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Increasing endurance and speed

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Author: Message: Sort First Post on Top

SparkPoints: (51,961)
Fitness Minutes: (26,258)
Posts: 827
4/28/13 9:58 A

Others have said pretty much everything I was going to, but what the heck, I'll offer my two cents, too. :)

I think a 30-minute 5k after not quite three months of running is fantastic. (FWIW, I've been running for almost a year and am not there yet.) In just three months, you are still a beginner--it takes six months to a year for your body to adjust to the stresses of running, so be patient with yourself. As was already said, the best thing to work on for now is endurance, not speed. I have found that my speed has increased as my "long run" (still only 5-6 miles, but improving) has gotten longer.

I run "serious" races (timed, with prizes) at least once a month, and I am very competitive...but I am competitive with myself. The top finishers in my area tend to come in somewhere around 16 minutes, and I will never be there--but that's just fine. As long as I keep improving, I'm winning, as far as I'm concerned. I agree that if you check the results for last year's running of your race, you'll have a good idea where your time will put you. (I don't know what your division is, but around here, that time would be somewhere in the top half, assuming you're female, and possibly in the top 33-40%.)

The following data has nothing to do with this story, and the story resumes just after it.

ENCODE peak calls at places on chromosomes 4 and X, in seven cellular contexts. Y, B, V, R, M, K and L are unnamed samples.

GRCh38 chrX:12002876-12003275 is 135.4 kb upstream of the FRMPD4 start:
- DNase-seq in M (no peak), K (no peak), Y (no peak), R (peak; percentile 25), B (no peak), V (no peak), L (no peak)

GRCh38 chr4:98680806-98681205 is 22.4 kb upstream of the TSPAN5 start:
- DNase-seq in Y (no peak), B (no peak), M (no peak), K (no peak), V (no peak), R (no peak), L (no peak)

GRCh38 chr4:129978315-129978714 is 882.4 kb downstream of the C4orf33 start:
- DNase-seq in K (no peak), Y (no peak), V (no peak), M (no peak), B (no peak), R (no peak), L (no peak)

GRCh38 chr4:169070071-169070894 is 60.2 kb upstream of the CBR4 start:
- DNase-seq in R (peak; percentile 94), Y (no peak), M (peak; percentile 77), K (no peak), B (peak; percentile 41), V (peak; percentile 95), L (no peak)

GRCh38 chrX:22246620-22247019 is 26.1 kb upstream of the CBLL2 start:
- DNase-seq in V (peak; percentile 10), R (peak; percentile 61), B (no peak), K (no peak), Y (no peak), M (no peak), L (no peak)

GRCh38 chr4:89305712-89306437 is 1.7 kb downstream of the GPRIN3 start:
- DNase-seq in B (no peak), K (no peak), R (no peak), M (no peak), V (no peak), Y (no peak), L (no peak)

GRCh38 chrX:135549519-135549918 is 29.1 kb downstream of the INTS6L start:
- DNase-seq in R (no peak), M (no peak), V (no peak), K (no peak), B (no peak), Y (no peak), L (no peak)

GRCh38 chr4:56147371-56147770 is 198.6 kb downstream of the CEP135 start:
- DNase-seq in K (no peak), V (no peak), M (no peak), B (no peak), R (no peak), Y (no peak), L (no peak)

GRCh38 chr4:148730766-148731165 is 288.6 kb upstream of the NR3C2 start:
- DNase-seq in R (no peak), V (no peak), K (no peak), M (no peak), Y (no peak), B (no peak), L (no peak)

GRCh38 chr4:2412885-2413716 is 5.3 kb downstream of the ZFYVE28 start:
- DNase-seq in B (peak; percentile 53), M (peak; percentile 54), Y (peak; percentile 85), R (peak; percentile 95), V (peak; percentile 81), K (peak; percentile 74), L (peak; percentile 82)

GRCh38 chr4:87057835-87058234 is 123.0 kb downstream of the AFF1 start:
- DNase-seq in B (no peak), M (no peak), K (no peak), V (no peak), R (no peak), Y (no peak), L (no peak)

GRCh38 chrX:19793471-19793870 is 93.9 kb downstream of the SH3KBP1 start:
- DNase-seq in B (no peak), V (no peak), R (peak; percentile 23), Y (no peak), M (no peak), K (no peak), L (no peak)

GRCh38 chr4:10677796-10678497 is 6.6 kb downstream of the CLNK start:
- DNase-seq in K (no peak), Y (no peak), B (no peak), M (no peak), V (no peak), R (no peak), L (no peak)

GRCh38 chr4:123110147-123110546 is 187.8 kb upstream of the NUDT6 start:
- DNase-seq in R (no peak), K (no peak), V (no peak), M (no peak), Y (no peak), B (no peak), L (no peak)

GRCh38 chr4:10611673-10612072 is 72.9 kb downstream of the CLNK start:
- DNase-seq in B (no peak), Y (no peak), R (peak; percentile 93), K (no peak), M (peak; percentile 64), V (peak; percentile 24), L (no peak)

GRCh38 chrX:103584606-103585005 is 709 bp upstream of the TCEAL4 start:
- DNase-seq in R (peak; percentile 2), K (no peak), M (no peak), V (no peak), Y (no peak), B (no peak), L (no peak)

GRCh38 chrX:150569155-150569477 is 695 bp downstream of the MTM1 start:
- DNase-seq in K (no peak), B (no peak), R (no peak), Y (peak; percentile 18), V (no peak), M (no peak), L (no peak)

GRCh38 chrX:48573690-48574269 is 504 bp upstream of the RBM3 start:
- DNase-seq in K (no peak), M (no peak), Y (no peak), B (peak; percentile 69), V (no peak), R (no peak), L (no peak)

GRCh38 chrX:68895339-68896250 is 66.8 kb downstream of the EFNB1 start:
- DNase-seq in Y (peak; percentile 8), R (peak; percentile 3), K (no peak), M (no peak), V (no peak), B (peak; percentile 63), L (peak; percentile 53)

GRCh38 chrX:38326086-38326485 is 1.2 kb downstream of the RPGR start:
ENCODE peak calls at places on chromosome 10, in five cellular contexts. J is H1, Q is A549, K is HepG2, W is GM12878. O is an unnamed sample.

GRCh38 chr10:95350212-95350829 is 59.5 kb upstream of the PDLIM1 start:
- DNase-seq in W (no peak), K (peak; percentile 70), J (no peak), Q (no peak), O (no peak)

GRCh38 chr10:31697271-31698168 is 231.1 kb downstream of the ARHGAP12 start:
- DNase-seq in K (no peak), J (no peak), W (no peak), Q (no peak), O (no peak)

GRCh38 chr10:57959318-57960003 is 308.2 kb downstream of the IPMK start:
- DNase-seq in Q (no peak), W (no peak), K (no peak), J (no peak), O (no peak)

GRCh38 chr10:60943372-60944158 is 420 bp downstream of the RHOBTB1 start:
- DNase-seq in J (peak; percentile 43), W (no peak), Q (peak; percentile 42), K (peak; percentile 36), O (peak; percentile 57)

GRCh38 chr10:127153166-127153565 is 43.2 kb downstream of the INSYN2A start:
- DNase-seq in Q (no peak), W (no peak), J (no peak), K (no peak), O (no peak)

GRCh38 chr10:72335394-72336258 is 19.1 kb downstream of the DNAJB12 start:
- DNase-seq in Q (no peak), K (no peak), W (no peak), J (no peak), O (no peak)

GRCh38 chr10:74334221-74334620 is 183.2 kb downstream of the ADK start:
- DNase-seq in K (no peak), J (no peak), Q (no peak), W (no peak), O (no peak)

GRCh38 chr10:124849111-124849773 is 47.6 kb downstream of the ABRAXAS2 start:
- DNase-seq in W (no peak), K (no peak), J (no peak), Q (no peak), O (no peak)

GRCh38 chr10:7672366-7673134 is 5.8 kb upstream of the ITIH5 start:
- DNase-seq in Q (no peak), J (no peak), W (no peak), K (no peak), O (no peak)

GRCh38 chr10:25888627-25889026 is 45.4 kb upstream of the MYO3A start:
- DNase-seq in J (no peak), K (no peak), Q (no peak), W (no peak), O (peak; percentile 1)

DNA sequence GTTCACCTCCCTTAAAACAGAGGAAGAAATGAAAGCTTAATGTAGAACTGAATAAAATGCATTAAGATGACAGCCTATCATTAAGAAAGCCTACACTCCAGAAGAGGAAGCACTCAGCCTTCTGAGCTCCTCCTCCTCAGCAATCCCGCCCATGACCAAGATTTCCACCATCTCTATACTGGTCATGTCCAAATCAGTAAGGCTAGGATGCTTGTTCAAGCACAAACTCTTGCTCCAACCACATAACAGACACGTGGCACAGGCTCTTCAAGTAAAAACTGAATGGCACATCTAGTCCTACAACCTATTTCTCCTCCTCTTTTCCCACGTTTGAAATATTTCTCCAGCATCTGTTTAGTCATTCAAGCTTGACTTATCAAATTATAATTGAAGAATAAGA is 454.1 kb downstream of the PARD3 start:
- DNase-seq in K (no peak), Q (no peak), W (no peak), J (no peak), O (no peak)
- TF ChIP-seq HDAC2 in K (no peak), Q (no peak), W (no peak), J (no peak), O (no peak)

I also want to strongly agree that you shouldn't use ankle weights. They can really mess with your gait, stride, and all that other good stuff, and are a recipe for injury.

Posts: 347
4/28/13 8:24 A

Beginner runners should primarily focus on building up endurance before adding speed work. Running 10 minute miles are great...don't be disappointed at all. Buy a book on running and you'll see that runners build up their abilities over YEARS. Don't expect to be at your peak level in a few could take 10 years. I would recommend to keep on racing and add one long run to your regimen once a week. For instance if you run for thirty minutes twice a week, run for 60 minutes the third day. You'll be amazed at how much easier the shorter runs feel.

I can tell you're a competitive person. Remember the people you're competing against have been doing this for years. You're main competition should just be yourself.

Edited by: JCWIAKALA at: 4/28/2013 (08:25)

Posts: 973
4/28/13 1:20 A

Lovemouse, thanks for raising this topic - it's an issue I've been mulling over in recent weeks.

I have always worked out for as long as I can remember and so have a pretty good base level of fitness. However, since just after Christmas I've been taking my running more seriously having signed up to do a 5k race at the end of June.

For a few weeks now I've been stubbornly stuck at being able to run comfortably for one hour. I'd like to increase that but for some reason by the time I get to that point I'm ready for home and don't seem to be able to add any more time or distance to my run.

I cover about 5-6 miles in that hour, depending on which route I take. Whatever route I choose it is hilly as I live in a hilly area, but some routes have steeper hills than others. So as far as hills go, I have had plenty experience of those!

I've also had a go at speed intervals, and have had moderate success.

I'm not too sure now whether to keep on trying to increase my time and distance, or to incorporate more speed work instead, so to cover the same distance in less time.

SparkPoints: (1,711)
Fitness Minutes: (621)
Posts: 1
4/27/13 11:54 P

Ooh, yeah, I second the non-ankle-weight thing. Please don't do it.